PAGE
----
Mr. Bancroft to Mr. Seward.
Sir: That no doubt might exist of the correctness of my interpretation of our treaty with North Germany, as communicated to you in my dispatch of February 22, I left a copy of that dispatch at the Foreign Office, and no objection whatever was made to its contents.
The report made upon the treaty by the committee of the North German Council was not well digested, and was not wholly free from ambiguity.
Yesterday the treaty came up for acceptance in the imperial Diet; Mr. König in the first instance, and then Count Bismarck, took the occasion publicly, and in the clearest and most emphatic manner, to confirm my interpretation of it in every particular.
Ex-Consul Meier, the member from Bremen, to whom the president of the Diet had referred the treaty, one of the first merchants in Europe, and well known in America from his long residence among us, reported the treaty to the Diet with the “full conviction” of its merits. He declared his peculiar satisfaction that the natural right of emigration and change of nationality was for the first time made a part of recognized international law by North Germany and the United States.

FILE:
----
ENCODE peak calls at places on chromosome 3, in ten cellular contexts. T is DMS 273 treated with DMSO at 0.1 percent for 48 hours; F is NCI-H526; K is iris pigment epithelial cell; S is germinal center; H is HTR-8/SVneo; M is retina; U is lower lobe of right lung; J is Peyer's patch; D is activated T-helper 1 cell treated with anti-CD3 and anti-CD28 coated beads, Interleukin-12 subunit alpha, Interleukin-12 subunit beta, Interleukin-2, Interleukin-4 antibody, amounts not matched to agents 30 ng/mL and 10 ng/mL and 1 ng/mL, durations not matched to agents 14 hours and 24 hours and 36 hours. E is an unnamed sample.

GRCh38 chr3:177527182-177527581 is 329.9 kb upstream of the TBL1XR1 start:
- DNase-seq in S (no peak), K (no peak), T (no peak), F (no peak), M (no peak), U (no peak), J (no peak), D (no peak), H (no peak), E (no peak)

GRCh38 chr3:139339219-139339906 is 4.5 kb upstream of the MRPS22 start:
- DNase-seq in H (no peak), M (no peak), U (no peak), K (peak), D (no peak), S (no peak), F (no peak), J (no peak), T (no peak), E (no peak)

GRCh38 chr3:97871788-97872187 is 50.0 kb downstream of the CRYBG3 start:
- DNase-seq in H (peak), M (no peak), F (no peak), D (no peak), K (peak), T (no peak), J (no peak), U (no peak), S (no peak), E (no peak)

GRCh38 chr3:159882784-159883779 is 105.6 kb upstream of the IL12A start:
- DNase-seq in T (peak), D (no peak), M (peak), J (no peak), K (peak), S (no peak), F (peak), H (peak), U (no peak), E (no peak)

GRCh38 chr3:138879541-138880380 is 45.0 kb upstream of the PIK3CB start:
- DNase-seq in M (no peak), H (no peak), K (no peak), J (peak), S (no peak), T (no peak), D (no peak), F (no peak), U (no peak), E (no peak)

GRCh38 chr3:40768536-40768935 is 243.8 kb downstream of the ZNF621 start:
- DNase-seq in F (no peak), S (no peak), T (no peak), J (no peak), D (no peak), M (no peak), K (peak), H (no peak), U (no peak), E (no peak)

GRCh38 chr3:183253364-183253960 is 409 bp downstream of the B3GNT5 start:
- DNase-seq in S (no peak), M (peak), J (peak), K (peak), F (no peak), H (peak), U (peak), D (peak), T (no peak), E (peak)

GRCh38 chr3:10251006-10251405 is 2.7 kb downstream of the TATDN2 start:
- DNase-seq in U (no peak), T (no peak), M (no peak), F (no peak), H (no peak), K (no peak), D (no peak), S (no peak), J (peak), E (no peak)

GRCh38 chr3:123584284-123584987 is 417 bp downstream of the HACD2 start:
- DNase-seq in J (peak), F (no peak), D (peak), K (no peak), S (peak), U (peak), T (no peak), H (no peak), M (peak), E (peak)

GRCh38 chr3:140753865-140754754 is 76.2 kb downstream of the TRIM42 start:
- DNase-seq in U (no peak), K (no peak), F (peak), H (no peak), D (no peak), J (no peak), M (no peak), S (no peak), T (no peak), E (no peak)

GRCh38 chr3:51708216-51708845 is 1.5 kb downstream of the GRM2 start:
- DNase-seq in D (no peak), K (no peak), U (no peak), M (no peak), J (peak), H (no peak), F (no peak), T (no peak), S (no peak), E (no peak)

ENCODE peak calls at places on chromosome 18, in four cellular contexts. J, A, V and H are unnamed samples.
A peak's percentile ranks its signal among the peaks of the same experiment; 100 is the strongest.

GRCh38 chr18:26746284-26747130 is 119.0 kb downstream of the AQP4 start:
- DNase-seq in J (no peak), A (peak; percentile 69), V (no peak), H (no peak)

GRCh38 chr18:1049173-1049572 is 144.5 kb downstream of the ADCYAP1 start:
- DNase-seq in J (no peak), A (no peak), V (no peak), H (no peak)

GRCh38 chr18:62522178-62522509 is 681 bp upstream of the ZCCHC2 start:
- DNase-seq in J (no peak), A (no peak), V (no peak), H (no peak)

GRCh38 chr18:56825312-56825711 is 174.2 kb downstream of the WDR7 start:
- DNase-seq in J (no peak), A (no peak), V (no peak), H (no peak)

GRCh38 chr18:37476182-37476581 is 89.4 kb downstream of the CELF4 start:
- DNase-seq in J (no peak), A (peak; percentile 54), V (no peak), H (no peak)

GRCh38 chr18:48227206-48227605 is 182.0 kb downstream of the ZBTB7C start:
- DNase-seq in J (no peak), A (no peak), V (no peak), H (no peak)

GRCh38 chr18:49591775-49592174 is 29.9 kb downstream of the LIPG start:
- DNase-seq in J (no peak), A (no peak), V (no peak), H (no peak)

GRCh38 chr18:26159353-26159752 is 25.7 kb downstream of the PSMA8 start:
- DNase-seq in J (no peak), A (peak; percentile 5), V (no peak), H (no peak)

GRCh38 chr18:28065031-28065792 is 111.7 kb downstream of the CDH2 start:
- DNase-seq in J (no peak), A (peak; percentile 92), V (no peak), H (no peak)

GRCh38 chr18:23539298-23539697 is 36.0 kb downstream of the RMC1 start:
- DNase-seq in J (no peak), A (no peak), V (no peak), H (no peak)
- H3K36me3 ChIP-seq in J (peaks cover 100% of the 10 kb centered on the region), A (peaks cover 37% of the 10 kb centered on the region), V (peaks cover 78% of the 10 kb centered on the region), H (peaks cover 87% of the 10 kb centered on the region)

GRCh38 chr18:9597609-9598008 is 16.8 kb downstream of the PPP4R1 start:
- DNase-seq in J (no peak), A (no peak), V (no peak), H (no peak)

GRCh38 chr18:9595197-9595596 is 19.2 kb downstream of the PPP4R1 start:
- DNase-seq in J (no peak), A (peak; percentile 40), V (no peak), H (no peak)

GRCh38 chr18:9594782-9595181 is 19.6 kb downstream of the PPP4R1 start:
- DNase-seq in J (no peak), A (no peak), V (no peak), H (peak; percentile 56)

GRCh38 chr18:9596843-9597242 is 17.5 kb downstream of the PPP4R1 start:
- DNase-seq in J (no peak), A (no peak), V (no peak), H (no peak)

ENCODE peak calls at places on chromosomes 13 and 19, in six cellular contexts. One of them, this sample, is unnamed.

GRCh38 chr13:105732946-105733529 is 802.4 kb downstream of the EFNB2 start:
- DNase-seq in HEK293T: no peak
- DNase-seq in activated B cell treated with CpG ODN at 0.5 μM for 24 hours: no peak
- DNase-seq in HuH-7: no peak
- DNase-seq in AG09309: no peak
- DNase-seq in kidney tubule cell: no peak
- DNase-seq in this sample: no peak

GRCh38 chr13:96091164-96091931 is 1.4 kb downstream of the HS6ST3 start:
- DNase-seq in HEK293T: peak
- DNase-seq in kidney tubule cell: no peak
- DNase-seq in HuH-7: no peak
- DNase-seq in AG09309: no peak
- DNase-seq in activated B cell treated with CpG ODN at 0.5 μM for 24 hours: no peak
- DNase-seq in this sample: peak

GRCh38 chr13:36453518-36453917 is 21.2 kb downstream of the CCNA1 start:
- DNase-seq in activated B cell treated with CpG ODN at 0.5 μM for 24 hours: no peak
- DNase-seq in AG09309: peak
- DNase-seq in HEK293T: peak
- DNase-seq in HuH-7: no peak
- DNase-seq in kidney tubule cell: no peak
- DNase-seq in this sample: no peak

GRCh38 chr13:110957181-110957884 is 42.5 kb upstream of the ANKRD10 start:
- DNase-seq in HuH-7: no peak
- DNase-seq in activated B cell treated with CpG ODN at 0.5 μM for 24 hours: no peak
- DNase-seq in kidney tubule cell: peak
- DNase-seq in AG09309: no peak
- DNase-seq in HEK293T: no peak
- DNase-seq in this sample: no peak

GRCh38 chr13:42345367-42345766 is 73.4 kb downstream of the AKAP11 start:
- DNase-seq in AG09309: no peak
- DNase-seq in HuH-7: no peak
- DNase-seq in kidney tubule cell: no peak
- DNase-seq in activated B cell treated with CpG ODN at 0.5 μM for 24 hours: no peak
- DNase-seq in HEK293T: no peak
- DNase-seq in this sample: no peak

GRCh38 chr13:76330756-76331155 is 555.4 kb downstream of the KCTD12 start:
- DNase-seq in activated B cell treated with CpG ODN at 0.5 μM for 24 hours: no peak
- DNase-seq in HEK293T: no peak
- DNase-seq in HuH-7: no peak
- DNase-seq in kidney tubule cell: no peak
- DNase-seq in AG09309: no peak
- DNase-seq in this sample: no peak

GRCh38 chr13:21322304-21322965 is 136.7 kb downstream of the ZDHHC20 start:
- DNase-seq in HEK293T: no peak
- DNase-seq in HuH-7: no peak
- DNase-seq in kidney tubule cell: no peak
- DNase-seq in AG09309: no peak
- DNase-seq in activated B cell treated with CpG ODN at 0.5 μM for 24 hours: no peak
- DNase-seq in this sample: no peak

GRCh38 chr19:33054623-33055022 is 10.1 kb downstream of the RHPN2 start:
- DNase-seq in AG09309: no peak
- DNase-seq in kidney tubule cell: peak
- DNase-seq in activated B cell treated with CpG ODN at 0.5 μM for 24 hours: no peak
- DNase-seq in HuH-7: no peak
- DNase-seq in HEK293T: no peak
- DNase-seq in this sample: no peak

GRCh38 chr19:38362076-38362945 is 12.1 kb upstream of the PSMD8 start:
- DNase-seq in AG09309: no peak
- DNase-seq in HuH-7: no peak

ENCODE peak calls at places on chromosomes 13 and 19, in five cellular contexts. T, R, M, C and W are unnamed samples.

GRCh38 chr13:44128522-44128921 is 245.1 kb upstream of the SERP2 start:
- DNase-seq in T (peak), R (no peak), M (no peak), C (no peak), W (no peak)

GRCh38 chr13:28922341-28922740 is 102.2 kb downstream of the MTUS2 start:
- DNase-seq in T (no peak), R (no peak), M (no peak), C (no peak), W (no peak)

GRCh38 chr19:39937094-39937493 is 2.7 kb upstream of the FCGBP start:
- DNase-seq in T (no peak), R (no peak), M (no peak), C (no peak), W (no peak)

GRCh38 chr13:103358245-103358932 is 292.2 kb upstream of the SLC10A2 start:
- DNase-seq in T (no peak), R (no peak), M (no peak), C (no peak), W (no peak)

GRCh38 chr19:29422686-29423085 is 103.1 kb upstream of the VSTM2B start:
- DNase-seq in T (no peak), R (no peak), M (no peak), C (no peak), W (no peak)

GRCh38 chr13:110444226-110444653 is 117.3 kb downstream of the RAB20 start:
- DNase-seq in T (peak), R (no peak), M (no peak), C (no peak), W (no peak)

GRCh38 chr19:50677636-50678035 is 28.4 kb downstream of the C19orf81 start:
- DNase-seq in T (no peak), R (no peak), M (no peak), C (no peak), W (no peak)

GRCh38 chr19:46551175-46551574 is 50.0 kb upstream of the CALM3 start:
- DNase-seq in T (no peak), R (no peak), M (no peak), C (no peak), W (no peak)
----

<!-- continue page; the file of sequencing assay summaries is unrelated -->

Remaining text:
Dr. Schleiden, so well known to you from his long residence as minister at Washington, not omitting to make some cavils at what he called “small defects,” spoke substantially and heartily for the treaty, and for [Page 51]the most liberal interpretation of its terms, describing it as a great progress in international intercourse.
A discussion arose which brought out a full interpretation of its several articles. Mr. König, the plenipotentiary who signed the treaty on the part of North Germany, in explanation of the first article said that a five years’ continuous residence in America, and no more, was all that the treaty required in regard to residence.
The chancellor of the Confederation, Count Bismarck, spoke on the same point, declaring that the words of the article were too plain to be misunderstood; that the period of live years was to date from the moment when the emigrant should cross the American line; and that the continuity of residence which was required was to be interpreted, “nicht in körperlichem sondern in juristischem sinne,” not in a corporal but in a legal sense.